But xyz is not equal to, say, x(yz).

And here’s a puzzle to start flexing your combinator skills: one of the combinators in SKI combinator calculus is I, which is the identity function.

Ix ~> x

Try write an expression which functions the same way as I, using only the BCKW combinators. Use the following evaluator to try and figure out how to do it: write an expression after λ> which functions the same as I.

Answer CK followed by any combinator will do the trick. So CKB, CKK, CKC, etc.

Update 19/10/2020: A few people have pointed out (Joachim Breitner was the first) that there is a shorter solution to this problem: WK. I tend to prefer solutions that don’t include W, since then we’re working in a subset of the language that is both terminating and affine; although in this case the reason I didn’t mention WK is that I just didn’t find it myself.

Why Not Simpler Combinators?

Each of the combinators we’ve defined so far work a little weird: they seem to skip over their first argument, and work on their second. Indeed, there is another, equivalent combinator calculus which doesn’t have this peculiarity:

Bxyz ~> x(yz)
Axy  ~> y
Mx   ~> xx
Txy  ~> yx

B stays the same in this calculus, but the rest of the combinators get switched out for seemingly simpler versions. K goes to A1:

Axy ~> y
Kxy ~> x

Which isn’t a huge change. It’s the other two where we see the real difference. W has been swapped out for M:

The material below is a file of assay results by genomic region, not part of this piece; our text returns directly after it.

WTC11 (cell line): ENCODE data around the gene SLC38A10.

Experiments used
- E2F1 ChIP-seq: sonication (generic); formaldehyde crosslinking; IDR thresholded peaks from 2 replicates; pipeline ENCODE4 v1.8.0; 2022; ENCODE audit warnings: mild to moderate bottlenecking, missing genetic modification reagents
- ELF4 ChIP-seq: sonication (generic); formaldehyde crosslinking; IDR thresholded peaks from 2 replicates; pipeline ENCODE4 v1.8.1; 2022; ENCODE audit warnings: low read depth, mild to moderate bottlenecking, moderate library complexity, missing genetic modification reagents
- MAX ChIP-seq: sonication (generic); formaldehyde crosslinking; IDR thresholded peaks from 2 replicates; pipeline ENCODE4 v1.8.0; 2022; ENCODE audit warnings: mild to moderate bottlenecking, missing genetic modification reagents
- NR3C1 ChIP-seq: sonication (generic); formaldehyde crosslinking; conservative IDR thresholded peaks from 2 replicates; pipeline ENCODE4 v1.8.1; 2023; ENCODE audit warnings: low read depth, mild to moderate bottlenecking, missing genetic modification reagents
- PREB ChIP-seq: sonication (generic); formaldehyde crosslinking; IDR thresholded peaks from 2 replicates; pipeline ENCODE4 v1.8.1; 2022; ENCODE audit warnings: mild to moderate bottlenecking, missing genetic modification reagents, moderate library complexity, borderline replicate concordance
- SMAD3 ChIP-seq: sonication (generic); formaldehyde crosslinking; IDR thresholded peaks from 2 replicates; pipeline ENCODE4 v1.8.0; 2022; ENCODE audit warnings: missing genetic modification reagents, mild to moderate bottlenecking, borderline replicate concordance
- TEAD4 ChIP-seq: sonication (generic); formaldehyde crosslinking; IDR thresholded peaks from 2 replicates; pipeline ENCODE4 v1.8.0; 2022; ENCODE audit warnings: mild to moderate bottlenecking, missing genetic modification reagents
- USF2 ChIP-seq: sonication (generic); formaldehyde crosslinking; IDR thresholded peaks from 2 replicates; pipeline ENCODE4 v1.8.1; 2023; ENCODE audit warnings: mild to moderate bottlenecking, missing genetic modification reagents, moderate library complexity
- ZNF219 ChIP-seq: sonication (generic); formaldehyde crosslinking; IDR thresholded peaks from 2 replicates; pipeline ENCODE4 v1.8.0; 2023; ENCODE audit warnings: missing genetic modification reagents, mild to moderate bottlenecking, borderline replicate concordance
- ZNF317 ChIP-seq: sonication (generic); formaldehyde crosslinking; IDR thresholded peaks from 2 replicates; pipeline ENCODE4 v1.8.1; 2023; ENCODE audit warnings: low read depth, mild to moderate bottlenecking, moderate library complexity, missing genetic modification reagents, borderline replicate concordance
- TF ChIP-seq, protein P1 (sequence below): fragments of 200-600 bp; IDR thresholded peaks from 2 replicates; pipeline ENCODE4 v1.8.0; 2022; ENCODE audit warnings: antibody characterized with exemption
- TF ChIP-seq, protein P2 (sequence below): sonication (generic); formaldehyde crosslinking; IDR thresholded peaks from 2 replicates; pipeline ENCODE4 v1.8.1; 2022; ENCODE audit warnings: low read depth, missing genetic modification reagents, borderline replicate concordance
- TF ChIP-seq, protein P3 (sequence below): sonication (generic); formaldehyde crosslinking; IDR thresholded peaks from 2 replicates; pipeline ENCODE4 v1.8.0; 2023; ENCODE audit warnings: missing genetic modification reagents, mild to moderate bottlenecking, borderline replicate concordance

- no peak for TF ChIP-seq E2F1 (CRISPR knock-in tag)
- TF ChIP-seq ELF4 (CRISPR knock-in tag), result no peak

Wxy ~> xyy
Mx  ~> xx

As you can see W basically does the same thing as M, but while passing through its first argument. The difference between T and C is similar:

Cxyz ~> xzy
Txy  ~> yx

So, first of all, it is pretty simple to show that BCKW contains all of the BAMT combinators. Try find a way to write T using only BCKW combinators (hint: you might want to use your previous answer for writing I using BCKW).

Answer So in fact all of the changed BAMT combinators can be encoded using BCKW by putting I (or CKC or what have you) after the corresponding BCKW combinator. In other words:

T = CI = C(CKC)
A = KI = K(CKC)
M = WI = W(CKC)

It’s pretty easy to go from BCKW to BAMT, then. However, it’s extremely difficult to go the other way. Here, try to write K in terms of BAMT (this is quite difficult, do not expect to get it!):

Answer Either of the following would work:


So this is why we will stick to BCKW for the time being: BAMT is just too painful to use.

Linear Types and Combinators

One of the things BCKW has over SKI is that each combinator represents a concrete capability. K and W especially: without these combinators, we can neither duplicate nor discard variables. This makes the languages without one or both of these interesting (albeit not Turing-complete).